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dc.contributor.authorGatwiri, Bundi Dorothy
dc.date.accessioned2015-01-07T13:28:26Z
dc.date.available2015-01-07T13:28:26Z
dc.date.issued2013
dc.identifier.urihttp://hdl.handle.net/11071/2350
dc.descriptionThesis submitted in partial fulfillment of the requirements of the degree of Master of Science in Information Technology (MSc. IT)en_US
dc.description.abstractSecondary school teachers and administrators are under increasing pressure to use Information and Communication Technology to impart to students the knowledge, skills and attitudes they need to survive in the twenty first century. Secondary schools need to migrate from a teacher-centered lecture based instruction, to a student–centered interactive learning environment. To attain this aspiration, an ICT enabled Secondary school education is fundamental. The main goal is to understand how embedded use of ICT in a learning environment can improve the learner outcome. Towards this end, international and national authorities have been spending huge sums of money to facilitate the implementation of ICT in Secondary education. This is why the Kenyan government is encouraging ―…the use of ICT in schools, colleges, universities and other educational institutions in the country so as to improve the quality of teaching and learning.‖ With the Kenyan National ICT Policy in place, ICT continues to advance in Kenya. Rural areas still experience a lag in its implementation that continues to widen the digital and knowledge divides. This is as a result of lack of systematic guidelines that can be used for ICT adoption in the learning processes. With this premise the researcher embarked on a study based on the secondary schools in Kenyan rural areas, in Imenti North District, Meru County. The study revealed that, though the key players in the secondary school education system have the will to embrace modern methods of instruction and knowledge management, Information Communication Technology is being used merely for routine basic processes such as word processing and therefore missing out on its true potential value. Since most of the teachers are just certificate holders and others have no formal computer education. The study used both descriptive survey and case study, where a single rural area in Kenya was chosen and structured questions were provided to the respondents to guide them in areas of interest concerning ICT adoption in secondary schools. The framework is structured into five dimensions. Students‘ aspects, learning environments, Teacher professional ICT attributes, School ICT capacity and School Environments are discussed. Fundamental aspects of the ICT pedagogy are covered in the study. Finally, the relationships between all dimensions are explored and their components are discussed. This study has documented the progress made in secondary educational development, while it is applicable to other secondary schools with similar challenges and status in Kenya. The study has revealed the role of ICT in enhancing secondary education in Kenyan rural areas. The results of the study are a framework that can be used for adoption of ICTs in rural secondary schools. This framework was validated at Ntugi Day Secondary School, a public day secondary school within Imenti North District, Meru County in Kenya.en_US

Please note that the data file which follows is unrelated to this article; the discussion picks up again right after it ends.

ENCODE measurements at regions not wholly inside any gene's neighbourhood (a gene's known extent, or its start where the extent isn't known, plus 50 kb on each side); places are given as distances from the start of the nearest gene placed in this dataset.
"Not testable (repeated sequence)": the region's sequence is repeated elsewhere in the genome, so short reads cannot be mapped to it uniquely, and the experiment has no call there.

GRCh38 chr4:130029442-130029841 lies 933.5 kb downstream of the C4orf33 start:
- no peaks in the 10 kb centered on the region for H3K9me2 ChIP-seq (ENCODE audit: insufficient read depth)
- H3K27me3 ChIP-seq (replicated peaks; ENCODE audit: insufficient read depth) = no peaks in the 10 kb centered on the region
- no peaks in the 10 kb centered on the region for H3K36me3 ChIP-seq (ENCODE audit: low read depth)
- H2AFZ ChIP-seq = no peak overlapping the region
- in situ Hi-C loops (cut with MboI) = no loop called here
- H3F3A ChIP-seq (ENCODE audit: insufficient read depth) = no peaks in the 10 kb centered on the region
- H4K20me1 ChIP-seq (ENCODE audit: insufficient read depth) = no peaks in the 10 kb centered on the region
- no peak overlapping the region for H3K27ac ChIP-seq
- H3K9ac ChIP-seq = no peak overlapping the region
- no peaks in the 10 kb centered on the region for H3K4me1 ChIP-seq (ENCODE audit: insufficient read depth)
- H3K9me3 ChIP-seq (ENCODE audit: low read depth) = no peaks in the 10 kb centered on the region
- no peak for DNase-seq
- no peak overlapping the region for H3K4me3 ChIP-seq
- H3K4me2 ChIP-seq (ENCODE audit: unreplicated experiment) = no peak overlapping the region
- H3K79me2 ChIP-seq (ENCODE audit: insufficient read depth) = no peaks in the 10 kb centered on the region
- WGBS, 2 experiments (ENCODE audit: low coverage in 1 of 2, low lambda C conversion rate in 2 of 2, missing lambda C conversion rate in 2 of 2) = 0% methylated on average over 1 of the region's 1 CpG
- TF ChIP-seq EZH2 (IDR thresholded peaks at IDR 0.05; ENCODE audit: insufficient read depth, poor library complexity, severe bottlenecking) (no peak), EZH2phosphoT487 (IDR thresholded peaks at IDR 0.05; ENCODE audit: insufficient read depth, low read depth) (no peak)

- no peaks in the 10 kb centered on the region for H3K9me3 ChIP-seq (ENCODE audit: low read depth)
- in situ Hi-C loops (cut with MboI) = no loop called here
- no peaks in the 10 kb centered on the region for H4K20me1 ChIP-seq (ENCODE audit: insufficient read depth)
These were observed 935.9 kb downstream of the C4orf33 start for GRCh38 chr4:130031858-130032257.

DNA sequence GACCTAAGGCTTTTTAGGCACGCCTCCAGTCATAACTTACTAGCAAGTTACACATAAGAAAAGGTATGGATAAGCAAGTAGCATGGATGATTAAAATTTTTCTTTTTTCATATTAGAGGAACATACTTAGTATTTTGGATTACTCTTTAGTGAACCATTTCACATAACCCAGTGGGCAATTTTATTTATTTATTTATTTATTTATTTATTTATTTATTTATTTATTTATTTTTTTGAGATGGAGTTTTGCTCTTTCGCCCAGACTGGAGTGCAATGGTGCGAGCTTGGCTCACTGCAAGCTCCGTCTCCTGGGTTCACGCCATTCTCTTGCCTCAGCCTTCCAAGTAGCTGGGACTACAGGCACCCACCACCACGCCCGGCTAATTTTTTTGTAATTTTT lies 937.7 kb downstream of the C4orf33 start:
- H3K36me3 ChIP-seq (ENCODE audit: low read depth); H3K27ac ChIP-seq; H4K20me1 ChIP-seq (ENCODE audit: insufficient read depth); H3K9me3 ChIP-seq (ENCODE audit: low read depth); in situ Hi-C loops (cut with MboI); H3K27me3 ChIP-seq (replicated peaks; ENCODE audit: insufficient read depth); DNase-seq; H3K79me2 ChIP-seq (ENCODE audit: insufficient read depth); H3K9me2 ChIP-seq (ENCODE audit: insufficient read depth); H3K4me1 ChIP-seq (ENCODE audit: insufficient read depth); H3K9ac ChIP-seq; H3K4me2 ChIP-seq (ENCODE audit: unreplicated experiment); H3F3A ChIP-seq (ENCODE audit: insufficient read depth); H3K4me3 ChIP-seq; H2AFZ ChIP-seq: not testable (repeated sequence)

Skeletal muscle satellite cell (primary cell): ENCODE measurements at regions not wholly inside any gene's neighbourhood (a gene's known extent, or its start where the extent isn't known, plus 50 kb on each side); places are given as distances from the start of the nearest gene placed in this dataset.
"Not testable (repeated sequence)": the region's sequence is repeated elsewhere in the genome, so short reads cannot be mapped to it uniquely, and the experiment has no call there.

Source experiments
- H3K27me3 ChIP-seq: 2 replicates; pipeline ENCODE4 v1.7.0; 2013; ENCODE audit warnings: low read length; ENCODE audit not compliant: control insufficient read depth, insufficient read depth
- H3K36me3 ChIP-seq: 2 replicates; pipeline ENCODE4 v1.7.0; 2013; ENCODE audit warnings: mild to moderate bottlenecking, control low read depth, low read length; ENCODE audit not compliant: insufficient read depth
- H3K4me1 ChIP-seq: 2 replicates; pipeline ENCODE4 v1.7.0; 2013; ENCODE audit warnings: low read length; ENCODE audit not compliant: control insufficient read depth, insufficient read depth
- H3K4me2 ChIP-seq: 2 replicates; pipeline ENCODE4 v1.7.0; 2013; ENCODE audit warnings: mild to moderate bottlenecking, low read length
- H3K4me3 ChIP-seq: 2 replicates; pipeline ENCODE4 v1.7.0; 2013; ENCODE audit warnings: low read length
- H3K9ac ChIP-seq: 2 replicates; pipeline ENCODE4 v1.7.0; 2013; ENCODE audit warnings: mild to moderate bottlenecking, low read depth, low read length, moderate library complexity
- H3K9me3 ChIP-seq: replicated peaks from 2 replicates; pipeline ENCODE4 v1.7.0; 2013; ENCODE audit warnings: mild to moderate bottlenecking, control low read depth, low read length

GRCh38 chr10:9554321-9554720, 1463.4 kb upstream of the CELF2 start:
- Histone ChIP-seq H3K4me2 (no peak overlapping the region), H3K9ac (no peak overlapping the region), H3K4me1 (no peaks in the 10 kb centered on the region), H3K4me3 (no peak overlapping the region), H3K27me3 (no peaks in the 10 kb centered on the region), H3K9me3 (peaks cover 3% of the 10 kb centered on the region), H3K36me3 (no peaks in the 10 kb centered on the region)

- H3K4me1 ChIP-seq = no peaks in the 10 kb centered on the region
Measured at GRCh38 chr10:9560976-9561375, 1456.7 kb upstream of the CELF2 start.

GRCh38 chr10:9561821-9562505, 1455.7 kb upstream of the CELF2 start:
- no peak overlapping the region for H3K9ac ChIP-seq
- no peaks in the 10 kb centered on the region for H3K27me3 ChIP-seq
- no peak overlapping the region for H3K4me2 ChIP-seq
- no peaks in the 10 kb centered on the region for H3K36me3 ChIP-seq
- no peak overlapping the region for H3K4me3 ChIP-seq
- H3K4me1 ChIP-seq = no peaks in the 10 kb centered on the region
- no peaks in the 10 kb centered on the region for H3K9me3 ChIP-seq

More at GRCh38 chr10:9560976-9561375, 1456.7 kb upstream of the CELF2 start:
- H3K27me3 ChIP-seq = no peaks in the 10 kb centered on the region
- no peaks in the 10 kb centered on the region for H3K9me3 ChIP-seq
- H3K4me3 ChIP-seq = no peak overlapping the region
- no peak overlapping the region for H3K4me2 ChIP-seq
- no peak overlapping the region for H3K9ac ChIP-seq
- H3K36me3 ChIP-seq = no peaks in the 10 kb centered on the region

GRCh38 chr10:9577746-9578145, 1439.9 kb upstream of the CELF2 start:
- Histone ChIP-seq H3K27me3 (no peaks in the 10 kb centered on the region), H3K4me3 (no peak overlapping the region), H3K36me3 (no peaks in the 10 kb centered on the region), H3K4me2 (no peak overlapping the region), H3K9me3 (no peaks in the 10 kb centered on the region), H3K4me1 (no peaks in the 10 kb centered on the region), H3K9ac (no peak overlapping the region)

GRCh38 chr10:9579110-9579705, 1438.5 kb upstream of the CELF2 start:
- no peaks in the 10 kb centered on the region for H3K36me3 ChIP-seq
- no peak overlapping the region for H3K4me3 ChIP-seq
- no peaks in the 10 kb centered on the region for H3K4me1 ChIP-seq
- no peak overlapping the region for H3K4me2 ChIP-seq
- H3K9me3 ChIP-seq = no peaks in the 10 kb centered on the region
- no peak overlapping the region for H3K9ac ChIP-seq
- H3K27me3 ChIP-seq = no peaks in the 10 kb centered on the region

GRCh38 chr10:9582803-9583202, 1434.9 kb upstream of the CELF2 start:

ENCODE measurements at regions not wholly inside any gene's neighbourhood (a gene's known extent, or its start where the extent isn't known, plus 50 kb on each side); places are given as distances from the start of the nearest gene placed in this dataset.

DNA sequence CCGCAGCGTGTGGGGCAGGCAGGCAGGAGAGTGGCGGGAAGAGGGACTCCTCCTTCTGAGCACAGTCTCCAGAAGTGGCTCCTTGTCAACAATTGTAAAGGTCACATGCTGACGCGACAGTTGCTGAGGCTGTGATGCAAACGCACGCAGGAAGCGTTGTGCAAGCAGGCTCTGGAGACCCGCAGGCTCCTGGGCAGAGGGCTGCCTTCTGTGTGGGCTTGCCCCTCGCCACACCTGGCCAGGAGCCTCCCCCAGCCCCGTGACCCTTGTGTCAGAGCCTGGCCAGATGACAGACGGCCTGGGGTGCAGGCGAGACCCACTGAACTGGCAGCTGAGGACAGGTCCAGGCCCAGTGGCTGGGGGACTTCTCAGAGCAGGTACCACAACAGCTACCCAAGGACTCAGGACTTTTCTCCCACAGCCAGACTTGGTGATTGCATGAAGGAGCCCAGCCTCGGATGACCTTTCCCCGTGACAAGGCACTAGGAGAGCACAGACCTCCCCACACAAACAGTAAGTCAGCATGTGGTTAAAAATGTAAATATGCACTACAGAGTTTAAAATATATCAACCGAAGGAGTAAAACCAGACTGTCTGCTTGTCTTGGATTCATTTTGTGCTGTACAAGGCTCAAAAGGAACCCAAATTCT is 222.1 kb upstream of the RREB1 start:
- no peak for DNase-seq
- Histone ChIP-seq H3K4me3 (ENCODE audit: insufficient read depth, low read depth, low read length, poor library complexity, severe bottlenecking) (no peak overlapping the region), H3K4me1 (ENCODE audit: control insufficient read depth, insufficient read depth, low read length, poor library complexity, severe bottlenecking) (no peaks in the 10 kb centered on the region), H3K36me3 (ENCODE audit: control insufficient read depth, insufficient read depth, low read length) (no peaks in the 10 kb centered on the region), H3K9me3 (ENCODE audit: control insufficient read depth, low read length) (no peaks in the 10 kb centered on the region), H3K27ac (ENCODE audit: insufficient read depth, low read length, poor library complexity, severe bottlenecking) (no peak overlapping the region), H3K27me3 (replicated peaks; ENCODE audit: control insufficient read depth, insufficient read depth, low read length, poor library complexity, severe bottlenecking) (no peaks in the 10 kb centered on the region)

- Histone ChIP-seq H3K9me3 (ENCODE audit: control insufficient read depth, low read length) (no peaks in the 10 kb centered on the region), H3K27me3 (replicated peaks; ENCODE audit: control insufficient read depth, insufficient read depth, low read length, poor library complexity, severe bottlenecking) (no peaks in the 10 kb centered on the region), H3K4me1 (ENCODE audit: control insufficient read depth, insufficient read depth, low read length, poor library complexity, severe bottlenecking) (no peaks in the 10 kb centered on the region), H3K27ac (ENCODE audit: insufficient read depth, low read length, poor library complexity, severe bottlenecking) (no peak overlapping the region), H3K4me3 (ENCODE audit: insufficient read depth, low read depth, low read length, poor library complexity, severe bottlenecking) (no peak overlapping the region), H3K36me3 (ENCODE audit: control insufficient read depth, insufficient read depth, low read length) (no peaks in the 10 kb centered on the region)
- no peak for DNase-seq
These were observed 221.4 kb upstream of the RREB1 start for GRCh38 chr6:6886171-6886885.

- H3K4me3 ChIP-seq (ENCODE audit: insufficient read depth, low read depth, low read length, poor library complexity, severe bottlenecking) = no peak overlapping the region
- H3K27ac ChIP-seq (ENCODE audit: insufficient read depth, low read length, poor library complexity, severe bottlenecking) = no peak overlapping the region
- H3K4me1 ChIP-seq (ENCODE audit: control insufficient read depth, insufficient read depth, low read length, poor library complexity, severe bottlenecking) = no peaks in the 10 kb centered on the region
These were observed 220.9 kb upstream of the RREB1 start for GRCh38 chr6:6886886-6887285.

dc.language.isoenen_US
dc.publisherStrathmore Universityen_US
dc.subjectICTen_US
dc.subjectRural secondary schoolsen_US
dc.subjectMeruen_US
dc.subjectKenyaen_US
dc.titleICT Adoption Framework in Rural Secondary Schools: Case of Meru, Kenyaen_US
dc.typeThesisen_US


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